Penalties for people who fail to declare money in offshore accounts in countries that do not share information with HMRC will double.
From April 6, the level of fines for failing to declare money held in offshore accounts, for the purposes of income tax or capital gains tax, will be linked to the tax transparency of that state.
Under the new rules, announced today, those who fail to declare tax on money held in countries that refuse to exchange information with HMRC face fines of 200 per cent of their tax bill, up from 100 per cent.
Those with money in states that share information with the UK only on request could see a possible penalty of 150 per cent.
The penalty for incomplete or inaccurate declarations on money held in the UK will remain at 100 per cent of tax due, with fines liable to reduction depending on how helpful the individual is in establishing the correct amount of tax due.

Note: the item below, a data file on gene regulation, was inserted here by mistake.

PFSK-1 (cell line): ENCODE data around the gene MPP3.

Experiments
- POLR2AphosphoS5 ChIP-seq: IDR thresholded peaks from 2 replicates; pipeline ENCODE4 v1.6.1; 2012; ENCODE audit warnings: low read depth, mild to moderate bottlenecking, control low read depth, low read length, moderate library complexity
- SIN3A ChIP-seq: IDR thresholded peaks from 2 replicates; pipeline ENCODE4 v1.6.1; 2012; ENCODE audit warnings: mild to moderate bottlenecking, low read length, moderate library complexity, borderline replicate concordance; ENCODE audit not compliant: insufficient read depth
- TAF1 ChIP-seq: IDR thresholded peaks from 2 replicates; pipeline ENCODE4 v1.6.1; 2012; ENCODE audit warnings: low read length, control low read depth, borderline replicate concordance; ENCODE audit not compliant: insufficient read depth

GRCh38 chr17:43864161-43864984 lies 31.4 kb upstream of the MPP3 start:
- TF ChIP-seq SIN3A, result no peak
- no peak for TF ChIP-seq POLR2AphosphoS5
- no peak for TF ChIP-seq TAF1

Treasury exchequer secretary David Gauke says: “The game is up for those going offshore to evade tax. With the risk of a penalty going up to 200 per cent of the tax evaded, they have a great incentive to get their tax affairs in order.
“We are serious about tackling offshore evasion. Hiding tax liabilities offshore believing you will never be discovered is no longer a realistic hope.”
You can see which countries come under each category here.